I thought my first blog post should be something useful, so I documented how I set up this very blog as a tutorial, and here’s the result. Hopefully this is useful for anyone who wants to do the same. Please get in touch and let me know at the end of the post.
At the time of writing, this blog is a work in progress and I am continually upgrading it, so I’m using a very basic theme to start with. As I update it, I will add further posts explaining what I did. The most important thing was to get the blog published, without worrying too much about the theme, colours or logo. That can all come later.
Choosing a Domain Name
First, you need to choose a domain name. This is completely up to you, but it’s best to try and keep it short and simple, and not to include any hyphens. However, it’s hard to choose something that hasn’t already been taken. For this blog, I just chose my name. Luckily, I bought my domain years ago but never did anything with it. But at least I prevented all the other Chris Tattums from taking it!
To buy your own domain name, you can use one of the domain registrars, such as Namecheap. It doesn’t cost much and you can easily search for domain names to see if they are available.
Finding a Hosting Provider
Next you need to find a hosting provider, to actually store your WordPress website. I have heard good things about Vidahost, and like me they’re based in the UK, so I went with them. Also, you only really need a low cost starter package when first starting your blog, so that’s what I chose.
Now we can create the website. There should be an option somewhere on your host’s set up page, so you can create a new website. If you’re given the option, choose Linux rather than Windows as the server operating system.
One bit of advice before we move on is to not use any automatic installation of WordPress, if you see it. This can cause problems, so it’s best to do this manually, and you get to learn more about WordPress in the process. Not to worry though, it’s very straightforward and I’ll go through the steps in detail.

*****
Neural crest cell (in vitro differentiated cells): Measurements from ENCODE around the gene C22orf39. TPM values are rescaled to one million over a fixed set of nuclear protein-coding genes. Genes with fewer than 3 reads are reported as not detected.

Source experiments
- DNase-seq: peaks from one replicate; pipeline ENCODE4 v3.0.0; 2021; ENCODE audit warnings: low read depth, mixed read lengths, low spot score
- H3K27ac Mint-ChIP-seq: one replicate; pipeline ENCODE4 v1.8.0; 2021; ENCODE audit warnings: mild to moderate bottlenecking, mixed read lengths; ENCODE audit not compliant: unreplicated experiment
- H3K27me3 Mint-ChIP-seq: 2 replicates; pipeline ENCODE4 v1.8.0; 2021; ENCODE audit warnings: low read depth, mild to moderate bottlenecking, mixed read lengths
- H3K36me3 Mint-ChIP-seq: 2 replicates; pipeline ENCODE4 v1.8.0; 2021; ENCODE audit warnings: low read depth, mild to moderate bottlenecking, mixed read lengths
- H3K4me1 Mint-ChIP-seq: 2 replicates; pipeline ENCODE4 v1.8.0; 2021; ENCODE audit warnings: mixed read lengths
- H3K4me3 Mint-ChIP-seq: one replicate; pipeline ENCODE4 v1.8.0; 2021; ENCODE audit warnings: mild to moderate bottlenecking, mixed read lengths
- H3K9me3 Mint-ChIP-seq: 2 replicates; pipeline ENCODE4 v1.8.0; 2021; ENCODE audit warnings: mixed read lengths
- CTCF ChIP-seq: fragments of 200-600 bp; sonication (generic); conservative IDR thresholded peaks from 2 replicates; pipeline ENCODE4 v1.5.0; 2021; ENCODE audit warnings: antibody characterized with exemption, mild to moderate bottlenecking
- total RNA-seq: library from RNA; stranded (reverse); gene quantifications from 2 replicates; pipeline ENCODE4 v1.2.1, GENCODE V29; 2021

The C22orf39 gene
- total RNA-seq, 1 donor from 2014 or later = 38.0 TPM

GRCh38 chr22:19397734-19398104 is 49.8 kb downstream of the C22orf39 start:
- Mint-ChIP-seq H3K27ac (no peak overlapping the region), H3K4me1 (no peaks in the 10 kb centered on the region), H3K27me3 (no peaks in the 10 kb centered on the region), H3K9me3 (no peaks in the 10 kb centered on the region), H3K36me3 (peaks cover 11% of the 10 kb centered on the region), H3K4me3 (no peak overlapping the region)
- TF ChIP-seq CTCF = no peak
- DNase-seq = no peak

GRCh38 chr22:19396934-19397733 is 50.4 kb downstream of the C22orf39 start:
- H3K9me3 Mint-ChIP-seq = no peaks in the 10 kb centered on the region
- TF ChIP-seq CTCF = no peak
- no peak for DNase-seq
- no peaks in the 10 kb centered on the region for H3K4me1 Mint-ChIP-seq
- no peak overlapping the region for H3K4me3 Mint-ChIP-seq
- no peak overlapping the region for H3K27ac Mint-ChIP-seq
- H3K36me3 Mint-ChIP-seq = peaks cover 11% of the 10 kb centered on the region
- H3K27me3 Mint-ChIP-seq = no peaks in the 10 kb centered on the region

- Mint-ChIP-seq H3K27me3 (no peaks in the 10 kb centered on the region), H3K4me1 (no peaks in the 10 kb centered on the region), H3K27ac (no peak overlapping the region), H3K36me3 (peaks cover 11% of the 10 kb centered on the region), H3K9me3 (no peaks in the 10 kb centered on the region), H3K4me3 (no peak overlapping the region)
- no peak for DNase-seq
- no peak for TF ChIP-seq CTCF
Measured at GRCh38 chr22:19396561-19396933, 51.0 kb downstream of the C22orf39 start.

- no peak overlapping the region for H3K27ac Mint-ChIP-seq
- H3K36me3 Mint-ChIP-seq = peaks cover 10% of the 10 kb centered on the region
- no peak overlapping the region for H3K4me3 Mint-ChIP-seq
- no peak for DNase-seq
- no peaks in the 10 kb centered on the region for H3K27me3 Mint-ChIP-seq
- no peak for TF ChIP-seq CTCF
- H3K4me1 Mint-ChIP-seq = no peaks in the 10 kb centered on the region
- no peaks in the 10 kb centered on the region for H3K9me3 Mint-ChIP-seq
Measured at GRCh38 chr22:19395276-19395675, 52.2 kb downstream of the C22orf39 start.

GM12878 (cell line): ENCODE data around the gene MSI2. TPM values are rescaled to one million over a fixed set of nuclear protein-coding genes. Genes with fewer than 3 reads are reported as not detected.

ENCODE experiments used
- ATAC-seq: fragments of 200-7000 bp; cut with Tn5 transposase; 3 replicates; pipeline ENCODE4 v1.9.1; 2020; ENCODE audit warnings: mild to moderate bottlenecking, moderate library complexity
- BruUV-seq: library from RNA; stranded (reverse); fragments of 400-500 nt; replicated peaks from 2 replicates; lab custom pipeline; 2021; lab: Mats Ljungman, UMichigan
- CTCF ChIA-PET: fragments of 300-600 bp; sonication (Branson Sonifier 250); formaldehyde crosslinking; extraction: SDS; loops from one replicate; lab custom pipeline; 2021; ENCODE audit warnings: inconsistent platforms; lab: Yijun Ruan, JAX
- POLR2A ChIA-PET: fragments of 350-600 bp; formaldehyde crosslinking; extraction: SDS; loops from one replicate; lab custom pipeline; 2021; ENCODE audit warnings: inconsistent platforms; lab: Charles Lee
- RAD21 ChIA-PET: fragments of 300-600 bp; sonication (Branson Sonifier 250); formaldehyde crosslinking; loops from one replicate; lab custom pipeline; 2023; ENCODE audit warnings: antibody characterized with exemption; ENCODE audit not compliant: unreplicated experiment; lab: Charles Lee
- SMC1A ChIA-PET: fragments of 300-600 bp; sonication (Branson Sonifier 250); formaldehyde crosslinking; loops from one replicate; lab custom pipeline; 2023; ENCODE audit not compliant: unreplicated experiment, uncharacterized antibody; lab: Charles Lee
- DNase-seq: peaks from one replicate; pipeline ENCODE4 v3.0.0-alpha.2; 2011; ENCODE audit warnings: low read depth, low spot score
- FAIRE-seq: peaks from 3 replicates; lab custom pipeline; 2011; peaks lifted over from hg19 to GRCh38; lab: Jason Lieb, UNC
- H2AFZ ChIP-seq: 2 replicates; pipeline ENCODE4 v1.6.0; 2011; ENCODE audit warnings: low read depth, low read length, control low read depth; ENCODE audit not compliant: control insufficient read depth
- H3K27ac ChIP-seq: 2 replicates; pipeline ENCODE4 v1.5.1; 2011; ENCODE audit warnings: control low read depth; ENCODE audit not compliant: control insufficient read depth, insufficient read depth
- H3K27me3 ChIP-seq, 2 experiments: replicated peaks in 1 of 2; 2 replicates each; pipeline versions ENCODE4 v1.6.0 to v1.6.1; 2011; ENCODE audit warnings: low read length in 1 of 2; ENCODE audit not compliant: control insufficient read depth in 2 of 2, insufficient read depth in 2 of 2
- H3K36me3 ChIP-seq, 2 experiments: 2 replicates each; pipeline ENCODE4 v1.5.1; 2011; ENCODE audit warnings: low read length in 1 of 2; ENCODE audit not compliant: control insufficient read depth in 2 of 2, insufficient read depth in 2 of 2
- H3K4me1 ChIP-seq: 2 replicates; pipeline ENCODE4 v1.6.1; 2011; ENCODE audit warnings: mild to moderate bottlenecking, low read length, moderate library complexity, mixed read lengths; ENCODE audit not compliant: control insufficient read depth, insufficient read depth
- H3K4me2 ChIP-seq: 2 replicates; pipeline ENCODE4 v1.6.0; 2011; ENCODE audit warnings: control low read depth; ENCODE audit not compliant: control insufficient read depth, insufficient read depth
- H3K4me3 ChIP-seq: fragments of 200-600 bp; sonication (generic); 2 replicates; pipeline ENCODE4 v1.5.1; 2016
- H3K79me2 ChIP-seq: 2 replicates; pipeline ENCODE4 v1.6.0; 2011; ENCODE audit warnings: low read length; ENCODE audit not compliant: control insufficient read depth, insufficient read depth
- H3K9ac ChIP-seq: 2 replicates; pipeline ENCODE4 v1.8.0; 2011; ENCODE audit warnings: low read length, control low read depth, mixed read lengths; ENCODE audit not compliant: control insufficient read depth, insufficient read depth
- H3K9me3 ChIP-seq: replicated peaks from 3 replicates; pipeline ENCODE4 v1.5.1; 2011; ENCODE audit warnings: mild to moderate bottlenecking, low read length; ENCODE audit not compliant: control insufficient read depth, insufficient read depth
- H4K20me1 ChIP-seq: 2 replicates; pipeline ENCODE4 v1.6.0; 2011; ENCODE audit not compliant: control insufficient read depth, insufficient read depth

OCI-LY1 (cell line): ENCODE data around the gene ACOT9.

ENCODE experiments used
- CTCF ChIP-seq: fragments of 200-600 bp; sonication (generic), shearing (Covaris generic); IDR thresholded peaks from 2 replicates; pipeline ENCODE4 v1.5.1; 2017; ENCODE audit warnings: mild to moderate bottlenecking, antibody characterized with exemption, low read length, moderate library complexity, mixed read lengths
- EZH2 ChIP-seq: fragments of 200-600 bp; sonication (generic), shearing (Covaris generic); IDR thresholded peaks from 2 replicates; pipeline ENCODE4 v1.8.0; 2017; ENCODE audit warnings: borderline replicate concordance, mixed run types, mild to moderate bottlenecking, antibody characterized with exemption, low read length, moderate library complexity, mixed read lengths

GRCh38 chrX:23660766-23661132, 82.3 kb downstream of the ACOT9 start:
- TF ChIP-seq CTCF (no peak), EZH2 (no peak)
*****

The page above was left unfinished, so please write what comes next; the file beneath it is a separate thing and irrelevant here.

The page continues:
Setting Up Your Domain Name
In order to see your website, you must set up your domain name to point to it. This is done using your chosen domain registrar.
In your domain registrar’s dashboard, there should be a section called something like Change Nameservers (DNS). Mine is shown below. Just type in the two nameservers you are given by your own hosting provider in to the boxes provided.
Once saved, it can take up to 48 hours for these settings to take effect, which is why we’ve done this before installing and setting up WordPress.
Setting up FTP
The next thing to do is to create an FTP account for your new website, so you can install WordPress on to it. On Vidahost there’s an option called FTP accounts, and it’s just a case of adding a new username and password when prompted. Your hosting provider should have a similar option. They should also tell you what their FTP host or hostname is. This will usually be something like ftp.example.com.
Before we continue, a rule of thumb when choosing names and passwords is not to use obvious or default names. It’s these obvious names that hackers use to try and get in to systems. So it’s best to come up with something random and not easily guessed, and we’ll follow that principle here.
Therefore the username you choose should be something not obvious, so don’t use “admin” or your name. Some combination of numbers and letters is good, not easily guessed. For a password, use a combination of numbers, letters and symbols too. Then make a note of your FTP hostname, username and password somewhere filed under “FTP Login”.
Once that’s done, you need an FTP program to upload WordPress. I recommend FileZilla, which is free. From FileZilla’s main screen, select File – Site Manager from the menu, and then click the button New Site.
On the right hand side, enter the FTP host you wrote down above into the Host box. Choose Logon Type as Normal, and enter your FTP username and password in the User and Password boxes.
Click Connect, and you should be connected to your new web server. If anything goes wrong, make sure you haven’t misspelled anything and try again.
Congratulations, you have created your website, set up your domain name to point to it, and we now have a means of installing WordPress. We’ll do this in Part 2.